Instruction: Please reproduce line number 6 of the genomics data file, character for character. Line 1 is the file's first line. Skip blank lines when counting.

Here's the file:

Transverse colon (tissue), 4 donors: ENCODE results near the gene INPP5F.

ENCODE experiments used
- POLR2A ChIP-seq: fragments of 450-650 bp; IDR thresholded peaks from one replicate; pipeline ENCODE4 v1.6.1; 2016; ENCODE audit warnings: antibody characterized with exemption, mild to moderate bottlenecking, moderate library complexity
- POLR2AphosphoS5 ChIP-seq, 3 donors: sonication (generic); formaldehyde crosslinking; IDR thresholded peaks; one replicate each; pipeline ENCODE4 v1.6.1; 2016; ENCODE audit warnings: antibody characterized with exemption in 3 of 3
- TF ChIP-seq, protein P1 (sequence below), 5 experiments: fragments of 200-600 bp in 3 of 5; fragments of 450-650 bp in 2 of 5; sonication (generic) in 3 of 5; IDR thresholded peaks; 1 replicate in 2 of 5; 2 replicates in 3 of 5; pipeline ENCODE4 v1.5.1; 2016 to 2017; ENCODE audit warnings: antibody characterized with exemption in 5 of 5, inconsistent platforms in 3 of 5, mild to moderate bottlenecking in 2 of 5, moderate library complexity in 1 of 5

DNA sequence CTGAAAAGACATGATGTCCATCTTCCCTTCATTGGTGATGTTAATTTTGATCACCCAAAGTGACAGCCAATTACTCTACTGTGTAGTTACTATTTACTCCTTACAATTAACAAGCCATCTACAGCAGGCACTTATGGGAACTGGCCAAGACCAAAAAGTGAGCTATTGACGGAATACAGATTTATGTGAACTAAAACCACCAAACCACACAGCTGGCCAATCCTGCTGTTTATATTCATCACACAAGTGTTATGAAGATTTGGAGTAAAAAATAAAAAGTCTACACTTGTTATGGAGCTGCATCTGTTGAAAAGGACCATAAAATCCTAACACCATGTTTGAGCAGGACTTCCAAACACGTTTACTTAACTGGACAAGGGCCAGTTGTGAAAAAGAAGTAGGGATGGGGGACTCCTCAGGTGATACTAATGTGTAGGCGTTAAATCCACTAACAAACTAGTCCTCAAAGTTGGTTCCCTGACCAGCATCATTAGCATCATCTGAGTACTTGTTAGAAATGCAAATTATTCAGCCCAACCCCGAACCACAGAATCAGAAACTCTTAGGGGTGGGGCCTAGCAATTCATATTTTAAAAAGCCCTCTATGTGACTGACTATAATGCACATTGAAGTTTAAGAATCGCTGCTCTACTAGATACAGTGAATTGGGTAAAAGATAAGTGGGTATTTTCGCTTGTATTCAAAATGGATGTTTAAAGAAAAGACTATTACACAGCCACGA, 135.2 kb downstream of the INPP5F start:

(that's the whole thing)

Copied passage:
DNA sequence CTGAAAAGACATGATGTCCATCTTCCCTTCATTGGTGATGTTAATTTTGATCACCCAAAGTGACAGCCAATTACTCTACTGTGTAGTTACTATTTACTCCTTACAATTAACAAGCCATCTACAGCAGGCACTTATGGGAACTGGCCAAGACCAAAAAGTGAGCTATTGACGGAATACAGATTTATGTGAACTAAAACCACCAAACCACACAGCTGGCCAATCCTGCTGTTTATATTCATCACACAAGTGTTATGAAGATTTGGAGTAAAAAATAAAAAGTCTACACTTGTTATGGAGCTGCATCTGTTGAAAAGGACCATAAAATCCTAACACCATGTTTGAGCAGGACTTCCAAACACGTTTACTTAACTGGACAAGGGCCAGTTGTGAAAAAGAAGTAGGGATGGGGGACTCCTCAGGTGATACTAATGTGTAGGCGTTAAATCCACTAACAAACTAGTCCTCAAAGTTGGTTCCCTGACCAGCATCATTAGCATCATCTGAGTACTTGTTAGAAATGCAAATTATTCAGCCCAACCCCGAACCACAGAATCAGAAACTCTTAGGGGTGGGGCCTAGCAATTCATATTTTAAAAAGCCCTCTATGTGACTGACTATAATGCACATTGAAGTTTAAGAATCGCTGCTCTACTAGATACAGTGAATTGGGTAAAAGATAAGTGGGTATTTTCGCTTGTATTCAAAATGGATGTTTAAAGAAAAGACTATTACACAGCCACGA, 135.2 kb downstream of the INPP5F start: